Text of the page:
National Moderator's Reports

February 2020

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The following report gives feedback to assist assessors with general issues and trends that have been identified during external moderation of the internal Visual Arts standards in 2019.

It does not clarify specific standards but provides further insights from moderation material viewed throughout the year.


Awarding Excellence

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When making judgement for Excellence, it needs to be ensured that all indicators of the Excellence criteria in the standard have been fully addressed. These are outlined in the Explanatory notes. The quality of evidence provided should also reflect the curriculum level.  If the evidence demonstrates that the Excellence criteria have been only partially met, then the grade awarded cannot be Excellence. This is critical in distinguishing between high Merit and Excellence.

Consideration also needs to be given to the overall submission, such as succinctness and clarity.

Students who demonstrated in-depth understanding (Excellence for 3.2) showed critical selection and fluent application of technical and pictorial conventions to support a specific narrative or conceptual proposition. This typically involved highly refined management of field specific processes and procedures, as well as purposeful application of visual elements to create particular effects and communicate personal themes.

Excellence students in 3.3 standards (Regeneration) showed the sustained advancement of pictorial and technical ideas to support new responses to a thematic or conceptual proposition. This typically meant at least three distinctly different iterations of the investigation, with the first clarifying ideas (Achieved), the second extending ideas (Merit) and the third regenerating ideas (Excellence).

Collecting evidence

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Opportunities are encouraged that allow students to collect evidence through different modes, such as blogs, video clips, etc. Such opportunities allow students to have agency on how best to demonstrate what they know.

Moderation samples in 2019 indicate that a wide range of appropriate evidence gathering methods are being used, particularly for research standards.

Finished work standards also provide opportunity for students to explore alternative contexts such as collaborative projects and moving image conventions.

Student wellbeing

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Where students are guided in how to present their evidence succinctly, the quality of their responses improves.  When students are aware of the concept that quantity is not an indicator of quality, this also helps to reduce workload pressures.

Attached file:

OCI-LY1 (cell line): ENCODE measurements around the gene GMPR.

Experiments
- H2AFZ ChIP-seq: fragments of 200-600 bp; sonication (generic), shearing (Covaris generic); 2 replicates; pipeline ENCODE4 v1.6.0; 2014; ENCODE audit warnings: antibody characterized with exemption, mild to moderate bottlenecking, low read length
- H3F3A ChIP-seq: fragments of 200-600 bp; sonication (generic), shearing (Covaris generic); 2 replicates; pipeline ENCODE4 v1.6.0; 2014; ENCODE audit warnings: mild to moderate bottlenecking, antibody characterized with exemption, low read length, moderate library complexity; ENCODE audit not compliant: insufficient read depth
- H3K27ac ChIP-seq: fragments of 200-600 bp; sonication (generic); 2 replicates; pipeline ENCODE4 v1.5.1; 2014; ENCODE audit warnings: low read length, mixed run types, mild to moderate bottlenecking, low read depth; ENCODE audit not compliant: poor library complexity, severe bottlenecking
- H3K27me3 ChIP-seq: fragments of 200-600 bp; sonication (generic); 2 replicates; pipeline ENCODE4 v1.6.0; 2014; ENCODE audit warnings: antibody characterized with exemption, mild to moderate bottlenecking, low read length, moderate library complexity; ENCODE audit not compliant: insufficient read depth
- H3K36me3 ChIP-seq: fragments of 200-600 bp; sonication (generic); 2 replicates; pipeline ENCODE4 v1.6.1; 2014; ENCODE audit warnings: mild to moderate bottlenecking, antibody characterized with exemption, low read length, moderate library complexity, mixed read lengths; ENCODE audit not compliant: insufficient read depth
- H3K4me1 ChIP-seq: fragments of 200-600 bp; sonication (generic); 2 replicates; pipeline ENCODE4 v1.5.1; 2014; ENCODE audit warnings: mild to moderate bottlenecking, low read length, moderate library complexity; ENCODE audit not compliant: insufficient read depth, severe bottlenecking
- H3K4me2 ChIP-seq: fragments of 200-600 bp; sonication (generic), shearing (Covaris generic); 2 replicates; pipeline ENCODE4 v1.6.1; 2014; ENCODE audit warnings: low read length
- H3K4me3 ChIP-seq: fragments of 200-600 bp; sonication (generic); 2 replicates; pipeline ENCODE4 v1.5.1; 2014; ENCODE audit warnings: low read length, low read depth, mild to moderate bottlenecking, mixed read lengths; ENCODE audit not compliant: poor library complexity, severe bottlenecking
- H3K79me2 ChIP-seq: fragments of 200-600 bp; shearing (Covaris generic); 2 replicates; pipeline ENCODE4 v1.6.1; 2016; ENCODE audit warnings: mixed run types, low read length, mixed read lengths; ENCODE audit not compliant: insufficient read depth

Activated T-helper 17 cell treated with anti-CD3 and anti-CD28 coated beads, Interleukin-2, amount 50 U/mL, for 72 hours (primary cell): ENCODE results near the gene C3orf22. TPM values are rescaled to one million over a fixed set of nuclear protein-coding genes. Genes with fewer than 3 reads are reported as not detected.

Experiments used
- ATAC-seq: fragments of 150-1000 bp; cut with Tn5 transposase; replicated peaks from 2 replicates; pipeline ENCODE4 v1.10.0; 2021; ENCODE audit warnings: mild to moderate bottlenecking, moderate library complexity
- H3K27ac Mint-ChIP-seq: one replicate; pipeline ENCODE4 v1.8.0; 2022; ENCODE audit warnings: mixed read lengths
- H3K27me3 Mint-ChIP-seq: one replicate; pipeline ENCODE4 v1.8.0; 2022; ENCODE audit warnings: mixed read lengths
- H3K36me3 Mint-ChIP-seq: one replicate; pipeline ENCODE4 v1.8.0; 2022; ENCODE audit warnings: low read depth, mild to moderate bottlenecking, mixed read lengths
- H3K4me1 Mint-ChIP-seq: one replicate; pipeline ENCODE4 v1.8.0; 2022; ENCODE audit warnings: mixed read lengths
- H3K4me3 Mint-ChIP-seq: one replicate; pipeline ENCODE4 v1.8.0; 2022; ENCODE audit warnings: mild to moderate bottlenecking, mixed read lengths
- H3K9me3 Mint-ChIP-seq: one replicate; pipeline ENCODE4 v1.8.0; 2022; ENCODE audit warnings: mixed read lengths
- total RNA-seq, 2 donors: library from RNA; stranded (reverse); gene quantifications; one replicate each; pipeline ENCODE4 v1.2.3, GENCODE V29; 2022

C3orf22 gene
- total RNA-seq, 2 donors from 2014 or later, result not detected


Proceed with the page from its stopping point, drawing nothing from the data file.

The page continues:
In terms of student wellbeing, it is also timely to consider the importance of positive contexts and guidance regarding potentially ‘dark themes’ or inappropriate material. While the need for self-expression and realism is not disputed, the mental and physical wellbeing of students in their learning and assessment should be a significant consideration in programmes.

Graphically ‘dark’ images are occasionally received for photography submissions. Often, these investigations are based on pure curiosity or are cathartic experiences. However, in some cases, selecting these themes could signal an underlying concern. Where students explore ‘dark themes’, particularly relating to self-harm, teachers should ensure that students know how to seek appropriate support if needed.

Assessor Support

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The Best Practice Workshops (online and face-to-face) offered by the Assessment and Moderation Team continue to be viewed by the sector as significantly contributing to improved assessor practice:

"The workshop helped to review my own knowledge, and great to share ideas."

"It was great having time to challenge my thinking in assessment."

Based on the success of the ‘on request’ model and the ability to have targeted support, the Assessment and Moderation Team will continue delivering this support model in 2020. Workshops or presentation slots can be requested to provide targeted support to regional or national audiences.

Additionally, we will continue to run the generic Transforming Assessment Praxis Programme, an online programme which helps assessors learn about re-contextualising assessment resources and collecting evidence in different ways to better meet the needs of their learners.

More detailed information, including how to request or register for a workshop, can be found on our Best Practice Workshop pages or by emailing